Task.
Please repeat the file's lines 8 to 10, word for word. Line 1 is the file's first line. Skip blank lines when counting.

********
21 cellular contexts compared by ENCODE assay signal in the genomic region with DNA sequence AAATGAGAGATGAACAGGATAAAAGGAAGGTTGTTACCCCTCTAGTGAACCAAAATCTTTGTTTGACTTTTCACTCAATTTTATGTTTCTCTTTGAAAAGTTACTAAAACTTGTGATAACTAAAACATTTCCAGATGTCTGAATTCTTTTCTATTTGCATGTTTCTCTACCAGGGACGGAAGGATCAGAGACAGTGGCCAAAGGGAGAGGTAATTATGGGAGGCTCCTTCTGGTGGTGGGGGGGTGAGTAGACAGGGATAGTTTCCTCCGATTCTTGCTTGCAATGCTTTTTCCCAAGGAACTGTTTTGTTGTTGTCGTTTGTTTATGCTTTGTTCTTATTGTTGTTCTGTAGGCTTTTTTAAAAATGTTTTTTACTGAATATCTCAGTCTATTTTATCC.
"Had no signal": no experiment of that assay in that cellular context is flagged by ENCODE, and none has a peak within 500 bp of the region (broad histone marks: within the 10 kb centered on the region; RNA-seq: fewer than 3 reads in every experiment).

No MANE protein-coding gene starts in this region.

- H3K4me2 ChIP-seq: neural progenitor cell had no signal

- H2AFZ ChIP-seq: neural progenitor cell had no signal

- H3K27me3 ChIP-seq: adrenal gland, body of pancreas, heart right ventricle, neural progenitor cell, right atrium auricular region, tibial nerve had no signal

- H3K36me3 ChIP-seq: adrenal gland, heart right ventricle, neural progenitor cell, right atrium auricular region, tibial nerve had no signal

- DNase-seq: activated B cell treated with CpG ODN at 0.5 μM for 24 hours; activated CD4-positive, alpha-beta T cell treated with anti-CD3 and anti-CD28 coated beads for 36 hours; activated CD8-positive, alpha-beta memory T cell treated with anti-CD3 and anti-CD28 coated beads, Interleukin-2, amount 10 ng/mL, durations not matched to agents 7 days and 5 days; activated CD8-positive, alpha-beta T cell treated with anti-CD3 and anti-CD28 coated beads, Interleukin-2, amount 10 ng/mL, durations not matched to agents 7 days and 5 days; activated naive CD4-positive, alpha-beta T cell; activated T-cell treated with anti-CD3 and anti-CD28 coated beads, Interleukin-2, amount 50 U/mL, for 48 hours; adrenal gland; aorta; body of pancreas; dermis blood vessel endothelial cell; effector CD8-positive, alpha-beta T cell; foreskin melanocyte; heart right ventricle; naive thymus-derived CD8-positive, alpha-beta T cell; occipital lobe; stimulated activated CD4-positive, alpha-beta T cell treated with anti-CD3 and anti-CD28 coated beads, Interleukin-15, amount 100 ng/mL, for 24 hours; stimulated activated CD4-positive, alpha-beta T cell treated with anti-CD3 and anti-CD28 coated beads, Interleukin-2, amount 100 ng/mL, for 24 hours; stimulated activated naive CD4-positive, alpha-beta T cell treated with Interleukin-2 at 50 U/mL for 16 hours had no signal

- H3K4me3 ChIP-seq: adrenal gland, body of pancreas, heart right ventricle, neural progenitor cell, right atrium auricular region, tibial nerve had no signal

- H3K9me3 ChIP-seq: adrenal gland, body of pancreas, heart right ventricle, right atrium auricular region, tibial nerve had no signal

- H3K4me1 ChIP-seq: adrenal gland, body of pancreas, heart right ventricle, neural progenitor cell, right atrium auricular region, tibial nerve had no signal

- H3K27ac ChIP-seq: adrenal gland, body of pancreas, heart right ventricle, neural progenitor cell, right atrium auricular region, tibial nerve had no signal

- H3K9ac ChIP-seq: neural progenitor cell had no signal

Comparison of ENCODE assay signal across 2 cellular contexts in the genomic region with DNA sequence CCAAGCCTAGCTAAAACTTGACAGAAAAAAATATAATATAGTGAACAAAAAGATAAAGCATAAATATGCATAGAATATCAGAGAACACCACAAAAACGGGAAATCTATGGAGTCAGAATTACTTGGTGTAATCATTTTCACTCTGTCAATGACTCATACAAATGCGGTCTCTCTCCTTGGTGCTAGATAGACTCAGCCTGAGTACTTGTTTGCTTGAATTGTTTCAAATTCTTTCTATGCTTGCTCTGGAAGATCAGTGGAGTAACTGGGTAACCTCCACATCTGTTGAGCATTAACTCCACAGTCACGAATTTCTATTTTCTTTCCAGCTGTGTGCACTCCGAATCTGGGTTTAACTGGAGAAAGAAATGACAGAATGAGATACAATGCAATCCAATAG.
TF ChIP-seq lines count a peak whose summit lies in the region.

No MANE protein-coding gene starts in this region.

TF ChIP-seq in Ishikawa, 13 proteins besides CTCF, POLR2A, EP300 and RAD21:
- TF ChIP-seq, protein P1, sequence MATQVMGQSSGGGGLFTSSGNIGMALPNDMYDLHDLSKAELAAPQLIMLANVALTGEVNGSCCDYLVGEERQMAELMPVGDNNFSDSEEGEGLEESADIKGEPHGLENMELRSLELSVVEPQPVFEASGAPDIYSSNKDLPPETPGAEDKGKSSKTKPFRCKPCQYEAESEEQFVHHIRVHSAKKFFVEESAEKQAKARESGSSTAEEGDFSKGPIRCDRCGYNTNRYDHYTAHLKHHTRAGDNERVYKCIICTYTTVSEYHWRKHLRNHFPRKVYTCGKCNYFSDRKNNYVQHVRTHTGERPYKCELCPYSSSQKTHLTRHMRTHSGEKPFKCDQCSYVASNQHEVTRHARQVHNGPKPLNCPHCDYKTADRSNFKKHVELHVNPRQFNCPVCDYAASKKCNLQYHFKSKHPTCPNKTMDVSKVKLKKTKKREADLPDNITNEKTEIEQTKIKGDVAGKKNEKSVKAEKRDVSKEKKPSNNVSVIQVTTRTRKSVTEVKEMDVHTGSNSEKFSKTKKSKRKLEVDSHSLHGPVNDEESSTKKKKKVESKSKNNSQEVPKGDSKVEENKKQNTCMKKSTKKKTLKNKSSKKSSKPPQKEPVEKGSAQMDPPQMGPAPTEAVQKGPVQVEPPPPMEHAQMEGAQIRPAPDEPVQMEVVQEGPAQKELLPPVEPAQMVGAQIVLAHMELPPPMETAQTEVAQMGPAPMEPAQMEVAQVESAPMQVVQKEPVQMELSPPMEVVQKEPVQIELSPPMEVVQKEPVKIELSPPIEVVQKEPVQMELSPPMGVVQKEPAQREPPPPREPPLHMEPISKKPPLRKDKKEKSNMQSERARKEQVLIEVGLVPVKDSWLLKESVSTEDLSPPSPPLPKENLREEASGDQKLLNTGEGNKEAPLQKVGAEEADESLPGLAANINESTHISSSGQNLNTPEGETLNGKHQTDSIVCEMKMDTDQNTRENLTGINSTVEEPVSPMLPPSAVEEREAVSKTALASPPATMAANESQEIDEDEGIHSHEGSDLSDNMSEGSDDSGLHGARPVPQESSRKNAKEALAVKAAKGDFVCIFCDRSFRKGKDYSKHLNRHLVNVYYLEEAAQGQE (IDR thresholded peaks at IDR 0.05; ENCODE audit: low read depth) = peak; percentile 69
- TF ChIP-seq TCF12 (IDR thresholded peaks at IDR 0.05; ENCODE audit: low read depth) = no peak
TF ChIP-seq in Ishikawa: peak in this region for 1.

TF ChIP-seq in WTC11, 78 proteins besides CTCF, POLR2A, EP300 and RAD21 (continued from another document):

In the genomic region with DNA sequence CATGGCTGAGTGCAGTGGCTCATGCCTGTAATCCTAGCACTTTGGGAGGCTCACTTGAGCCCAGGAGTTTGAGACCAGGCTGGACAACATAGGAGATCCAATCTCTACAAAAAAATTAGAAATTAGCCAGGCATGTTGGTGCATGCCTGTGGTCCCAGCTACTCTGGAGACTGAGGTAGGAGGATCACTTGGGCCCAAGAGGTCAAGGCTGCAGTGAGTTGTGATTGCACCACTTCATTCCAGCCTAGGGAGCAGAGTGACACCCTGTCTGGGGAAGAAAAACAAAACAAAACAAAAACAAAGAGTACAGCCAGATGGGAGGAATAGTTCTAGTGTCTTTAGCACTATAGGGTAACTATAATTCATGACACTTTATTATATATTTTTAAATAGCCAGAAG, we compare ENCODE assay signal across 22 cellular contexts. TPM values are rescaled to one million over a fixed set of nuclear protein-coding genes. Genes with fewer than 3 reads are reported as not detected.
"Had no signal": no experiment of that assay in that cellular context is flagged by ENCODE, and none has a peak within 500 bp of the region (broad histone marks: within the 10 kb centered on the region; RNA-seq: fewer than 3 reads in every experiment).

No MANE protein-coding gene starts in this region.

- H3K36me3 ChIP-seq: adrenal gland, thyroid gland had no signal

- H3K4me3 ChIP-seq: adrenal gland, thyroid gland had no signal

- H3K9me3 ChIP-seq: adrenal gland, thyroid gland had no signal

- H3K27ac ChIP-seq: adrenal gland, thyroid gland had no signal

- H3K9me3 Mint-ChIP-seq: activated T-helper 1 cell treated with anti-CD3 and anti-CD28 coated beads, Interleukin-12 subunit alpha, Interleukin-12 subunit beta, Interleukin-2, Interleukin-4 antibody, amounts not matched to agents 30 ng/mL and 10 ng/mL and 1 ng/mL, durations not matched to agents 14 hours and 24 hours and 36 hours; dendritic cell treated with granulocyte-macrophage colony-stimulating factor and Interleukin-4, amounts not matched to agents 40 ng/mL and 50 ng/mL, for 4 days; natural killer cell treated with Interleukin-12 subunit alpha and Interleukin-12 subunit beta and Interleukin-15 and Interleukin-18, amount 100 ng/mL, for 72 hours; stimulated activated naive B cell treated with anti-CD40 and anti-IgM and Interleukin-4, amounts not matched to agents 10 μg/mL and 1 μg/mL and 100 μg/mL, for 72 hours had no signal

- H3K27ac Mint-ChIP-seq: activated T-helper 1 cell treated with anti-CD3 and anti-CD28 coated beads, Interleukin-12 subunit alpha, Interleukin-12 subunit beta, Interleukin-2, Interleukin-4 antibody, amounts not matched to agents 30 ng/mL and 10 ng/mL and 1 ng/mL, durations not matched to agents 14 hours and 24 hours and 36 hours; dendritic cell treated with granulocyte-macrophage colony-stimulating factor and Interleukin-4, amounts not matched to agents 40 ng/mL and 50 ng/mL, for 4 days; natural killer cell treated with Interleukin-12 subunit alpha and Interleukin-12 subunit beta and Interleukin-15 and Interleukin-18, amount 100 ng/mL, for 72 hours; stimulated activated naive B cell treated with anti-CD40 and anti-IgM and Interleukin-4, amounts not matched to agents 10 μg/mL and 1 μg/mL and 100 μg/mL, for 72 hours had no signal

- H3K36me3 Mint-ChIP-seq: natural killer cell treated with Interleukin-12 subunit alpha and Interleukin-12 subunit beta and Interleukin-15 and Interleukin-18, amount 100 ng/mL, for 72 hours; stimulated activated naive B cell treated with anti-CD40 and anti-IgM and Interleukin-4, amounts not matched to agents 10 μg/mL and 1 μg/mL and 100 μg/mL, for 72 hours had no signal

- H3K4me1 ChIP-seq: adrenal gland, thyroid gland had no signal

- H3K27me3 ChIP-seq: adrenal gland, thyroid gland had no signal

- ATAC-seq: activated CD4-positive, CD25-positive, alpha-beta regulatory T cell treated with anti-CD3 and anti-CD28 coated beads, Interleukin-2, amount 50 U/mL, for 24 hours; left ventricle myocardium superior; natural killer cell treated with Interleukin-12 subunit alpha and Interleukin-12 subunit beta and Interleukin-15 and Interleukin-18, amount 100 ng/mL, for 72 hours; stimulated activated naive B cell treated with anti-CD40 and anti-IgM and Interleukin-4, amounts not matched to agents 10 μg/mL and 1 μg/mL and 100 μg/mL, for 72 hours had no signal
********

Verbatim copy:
- DNase-seq: activated B cell treated with CpG ODN at 0.5 μM for 24 hours; activated CD4-positive, alpha-beta T cell treated with anti-CD3 and anti-CD28 coated beads for 36 hours; activated CD8-positive, alpha-beta memory T cell treated with anti-CD3 and anti-CD28 coated beads, Interleukin-2, amount 10 ng/mL, durations not matched to agents 7 days and 5 days; activated CD8-positive, alpha-beta T cell treated with anti-CD3 and anti-CD28 coated beads, Interleukin-2, amount 10 ng/mL, durations not matched to agents 7 days and 5 days; activated naive CD4-positive, alpha-beta T cell; activated T-cell treated with anti-CD3 and anti-CD28 coated beads, Interleukin-2, amount 50 U/mL, for 48 hours; adrenal gland; aorta; body of pancreas; dermis blood vessel endothelial cell; effector CD8-positive, alpha-beta T cell; foreskin melanocyte; heart right ventricle; naive thymus-derived CD8-positive, alpha-beta T cell; occipital lobe; stimulated activated CD4-positive, alpha-beta T cell treated with anti-CD3 and anti-CD28 coated beads, Interleukin-15, amount 100 ng/mL, for 24 hours; stimulated activated CD4-positive, alpha-beta T cell treated with anti-CD3 and anti-CD28 coated beads, Interleukin-2, amount 100 ng/mL, for 24 hours; stimulated activated naive CD4-positive, alpha-beta T cell treated with Interleukin-2 at 50 U/mL for 16 hours had no signal

- H3K4me3 ChIP-seq: adrenal gland, body of pancreas, heart right ventricle, neural progenitor cell, right atrium auricular region, tibial nerve had no signal

- H3K9me3 ChIP-seq: adrenal gland, body of pancreas, heart right ventricle, right atrium auricular region, tibial nerve had no signal